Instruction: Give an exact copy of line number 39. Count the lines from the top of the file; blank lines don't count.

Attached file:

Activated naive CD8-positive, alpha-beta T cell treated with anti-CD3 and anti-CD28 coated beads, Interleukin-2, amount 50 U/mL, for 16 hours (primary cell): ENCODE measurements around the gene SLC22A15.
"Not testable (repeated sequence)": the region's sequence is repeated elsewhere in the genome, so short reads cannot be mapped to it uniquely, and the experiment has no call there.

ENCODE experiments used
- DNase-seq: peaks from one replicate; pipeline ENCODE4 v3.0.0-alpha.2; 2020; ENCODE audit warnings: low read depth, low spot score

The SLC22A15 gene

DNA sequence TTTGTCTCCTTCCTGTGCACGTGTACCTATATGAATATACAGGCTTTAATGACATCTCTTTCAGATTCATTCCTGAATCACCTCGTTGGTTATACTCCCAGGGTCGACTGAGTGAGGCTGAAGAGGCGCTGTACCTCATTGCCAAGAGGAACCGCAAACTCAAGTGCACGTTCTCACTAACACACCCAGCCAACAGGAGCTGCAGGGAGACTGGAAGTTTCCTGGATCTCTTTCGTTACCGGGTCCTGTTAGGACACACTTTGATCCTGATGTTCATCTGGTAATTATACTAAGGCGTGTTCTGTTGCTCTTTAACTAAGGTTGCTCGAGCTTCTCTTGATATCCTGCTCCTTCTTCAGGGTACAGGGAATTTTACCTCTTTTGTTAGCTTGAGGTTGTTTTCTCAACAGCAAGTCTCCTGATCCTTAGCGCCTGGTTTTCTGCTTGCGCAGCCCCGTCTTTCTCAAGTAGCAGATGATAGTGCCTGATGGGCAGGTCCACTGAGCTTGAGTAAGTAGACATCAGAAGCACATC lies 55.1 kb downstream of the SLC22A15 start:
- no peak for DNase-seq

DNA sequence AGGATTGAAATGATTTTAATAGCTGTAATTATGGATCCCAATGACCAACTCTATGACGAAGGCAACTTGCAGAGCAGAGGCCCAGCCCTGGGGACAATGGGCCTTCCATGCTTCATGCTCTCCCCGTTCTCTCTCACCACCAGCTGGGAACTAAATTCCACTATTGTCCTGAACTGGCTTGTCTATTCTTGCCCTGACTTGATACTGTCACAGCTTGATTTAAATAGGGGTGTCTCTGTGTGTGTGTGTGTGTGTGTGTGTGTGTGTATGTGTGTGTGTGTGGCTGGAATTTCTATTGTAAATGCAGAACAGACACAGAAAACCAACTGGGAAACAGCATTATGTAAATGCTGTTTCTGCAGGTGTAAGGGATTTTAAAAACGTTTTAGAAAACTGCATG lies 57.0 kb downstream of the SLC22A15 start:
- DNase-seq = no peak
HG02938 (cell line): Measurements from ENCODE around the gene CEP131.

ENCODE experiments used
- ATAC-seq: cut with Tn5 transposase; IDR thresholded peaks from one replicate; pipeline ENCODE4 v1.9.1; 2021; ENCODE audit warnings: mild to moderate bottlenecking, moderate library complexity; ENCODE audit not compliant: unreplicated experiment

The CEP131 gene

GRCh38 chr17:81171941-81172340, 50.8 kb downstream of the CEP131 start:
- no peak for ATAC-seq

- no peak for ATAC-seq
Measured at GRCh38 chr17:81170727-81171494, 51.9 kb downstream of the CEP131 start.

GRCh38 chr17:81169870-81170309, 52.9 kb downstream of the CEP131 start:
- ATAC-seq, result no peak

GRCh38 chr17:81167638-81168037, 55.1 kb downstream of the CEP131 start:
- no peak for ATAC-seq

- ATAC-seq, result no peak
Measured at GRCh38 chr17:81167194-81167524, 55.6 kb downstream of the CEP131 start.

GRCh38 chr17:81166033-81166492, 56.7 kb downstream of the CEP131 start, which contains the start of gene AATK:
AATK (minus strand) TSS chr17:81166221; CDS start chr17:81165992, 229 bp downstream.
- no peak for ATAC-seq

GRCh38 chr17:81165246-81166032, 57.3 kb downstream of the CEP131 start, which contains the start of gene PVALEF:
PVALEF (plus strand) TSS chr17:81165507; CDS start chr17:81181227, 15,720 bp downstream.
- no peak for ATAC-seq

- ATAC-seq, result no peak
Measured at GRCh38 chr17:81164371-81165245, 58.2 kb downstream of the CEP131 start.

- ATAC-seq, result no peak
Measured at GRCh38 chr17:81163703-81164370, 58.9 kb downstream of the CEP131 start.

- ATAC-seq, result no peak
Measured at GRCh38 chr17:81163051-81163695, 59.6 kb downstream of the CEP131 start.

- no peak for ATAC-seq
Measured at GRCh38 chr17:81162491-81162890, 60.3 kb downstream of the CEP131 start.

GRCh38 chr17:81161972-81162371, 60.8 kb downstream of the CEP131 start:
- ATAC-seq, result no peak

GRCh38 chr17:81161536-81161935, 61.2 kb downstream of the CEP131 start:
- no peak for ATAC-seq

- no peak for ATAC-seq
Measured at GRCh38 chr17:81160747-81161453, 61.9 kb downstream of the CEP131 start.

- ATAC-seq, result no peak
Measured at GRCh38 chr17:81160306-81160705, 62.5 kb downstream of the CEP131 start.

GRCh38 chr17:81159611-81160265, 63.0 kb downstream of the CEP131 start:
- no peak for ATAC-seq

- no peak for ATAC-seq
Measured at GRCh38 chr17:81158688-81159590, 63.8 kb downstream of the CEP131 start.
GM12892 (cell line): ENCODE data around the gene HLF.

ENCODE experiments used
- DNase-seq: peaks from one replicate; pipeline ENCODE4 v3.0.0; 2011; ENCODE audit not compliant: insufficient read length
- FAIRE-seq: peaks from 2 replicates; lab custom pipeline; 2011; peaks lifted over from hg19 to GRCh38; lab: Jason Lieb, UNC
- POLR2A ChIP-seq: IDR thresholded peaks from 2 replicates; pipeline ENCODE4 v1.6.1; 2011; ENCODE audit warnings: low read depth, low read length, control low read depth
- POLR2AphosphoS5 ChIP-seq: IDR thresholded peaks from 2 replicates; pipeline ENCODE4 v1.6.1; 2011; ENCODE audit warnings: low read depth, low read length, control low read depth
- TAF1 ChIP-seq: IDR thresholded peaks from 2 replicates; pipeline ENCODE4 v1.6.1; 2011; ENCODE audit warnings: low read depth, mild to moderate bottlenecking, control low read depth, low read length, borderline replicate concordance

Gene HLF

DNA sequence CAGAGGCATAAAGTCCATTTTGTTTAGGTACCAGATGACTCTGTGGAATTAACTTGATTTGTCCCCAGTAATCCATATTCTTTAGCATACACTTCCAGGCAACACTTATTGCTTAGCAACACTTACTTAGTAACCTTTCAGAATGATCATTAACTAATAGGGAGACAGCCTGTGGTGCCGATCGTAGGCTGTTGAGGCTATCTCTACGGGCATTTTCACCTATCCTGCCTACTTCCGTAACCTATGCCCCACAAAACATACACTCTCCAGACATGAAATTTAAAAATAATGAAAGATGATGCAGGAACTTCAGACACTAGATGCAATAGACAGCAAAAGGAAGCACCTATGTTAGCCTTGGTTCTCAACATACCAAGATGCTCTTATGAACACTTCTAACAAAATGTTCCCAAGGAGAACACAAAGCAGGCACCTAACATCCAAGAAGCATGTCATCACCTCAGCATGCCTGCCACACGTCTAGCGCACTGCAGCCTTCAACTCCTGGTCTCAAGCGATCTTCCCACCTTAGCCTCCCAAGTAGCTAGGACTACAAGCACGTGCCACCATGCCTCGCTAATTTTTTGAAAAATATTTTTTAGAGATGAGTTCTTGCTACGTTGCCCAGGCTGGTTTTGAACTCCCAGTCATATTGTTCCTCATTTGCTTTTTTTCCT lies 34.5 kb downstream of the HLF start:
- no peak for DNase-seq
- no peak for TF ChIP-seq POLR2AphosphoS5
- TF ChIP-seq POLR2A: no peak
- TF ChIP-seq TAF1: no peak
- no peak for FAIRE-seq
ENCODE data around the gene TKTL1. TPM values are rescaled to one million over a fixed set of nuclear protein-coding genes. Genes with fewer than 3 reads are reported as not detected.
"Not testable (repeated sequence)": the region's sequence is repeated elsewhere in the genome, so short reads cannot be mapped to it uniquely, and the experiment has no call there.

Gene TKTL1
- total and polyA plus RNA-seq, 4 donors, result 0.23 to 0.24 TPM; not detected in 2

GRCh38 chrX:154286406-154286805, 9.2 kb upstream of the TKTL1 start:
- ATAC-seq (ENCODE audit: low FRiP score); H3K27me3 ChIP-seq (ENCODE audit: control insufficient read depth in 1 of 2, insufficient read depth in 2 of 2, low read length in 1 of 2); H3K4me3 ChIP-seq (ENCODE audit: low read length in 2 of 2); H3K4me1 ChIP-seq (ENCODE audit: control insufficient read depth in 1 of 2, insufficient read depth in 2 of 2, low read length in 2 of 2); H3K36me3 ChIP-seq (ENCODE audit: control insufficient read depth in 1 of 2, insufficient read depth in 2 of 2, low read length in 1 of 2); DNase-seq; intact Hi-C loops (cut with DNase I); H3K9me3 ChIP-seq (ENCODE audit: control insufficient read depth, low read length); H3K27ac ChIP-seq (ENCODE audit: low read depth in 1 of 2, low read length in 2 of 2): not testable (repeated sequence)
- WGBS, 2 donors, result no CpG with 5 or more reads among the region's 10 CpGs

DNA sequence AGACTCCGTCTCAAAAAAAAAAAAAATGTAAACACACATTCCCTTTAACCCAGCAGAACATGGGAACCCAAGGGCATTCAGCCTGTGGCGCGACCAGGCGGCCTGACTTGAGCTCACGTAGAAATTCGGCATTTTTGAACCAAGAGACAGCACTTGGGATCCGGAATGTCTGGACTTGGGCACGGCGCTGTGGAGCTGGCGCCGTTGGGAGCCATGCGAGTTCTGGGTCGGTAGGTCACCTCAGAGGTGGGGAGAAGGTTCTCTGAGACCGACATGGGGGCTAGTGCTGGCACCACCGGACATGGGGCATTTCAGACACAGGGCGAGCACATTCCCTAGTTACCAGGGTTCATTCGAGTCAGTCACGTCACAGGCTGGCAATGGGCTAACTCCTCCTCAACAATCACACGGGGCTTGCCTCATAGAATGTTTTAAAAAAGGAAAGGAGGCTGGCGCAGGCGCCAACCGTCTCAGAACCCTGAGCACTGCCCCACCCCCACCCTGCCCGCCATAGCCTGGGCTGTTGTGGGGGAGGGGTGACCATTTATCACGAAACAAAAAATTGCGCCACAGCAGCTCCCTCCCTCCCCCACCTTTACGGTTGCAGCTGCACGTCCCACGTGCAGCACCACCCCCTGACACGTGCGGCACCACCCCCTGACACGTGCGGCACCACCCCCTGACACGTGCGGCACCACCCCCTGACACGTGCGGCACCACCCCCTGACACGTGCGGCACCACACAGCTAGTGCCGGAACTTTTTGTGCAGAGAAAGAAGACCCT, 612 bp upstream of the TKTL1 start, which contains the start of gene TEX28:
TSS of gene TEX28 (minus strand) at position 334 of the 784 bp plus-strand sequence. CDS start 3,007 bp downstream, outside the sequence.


- ATAC-seq, result no peak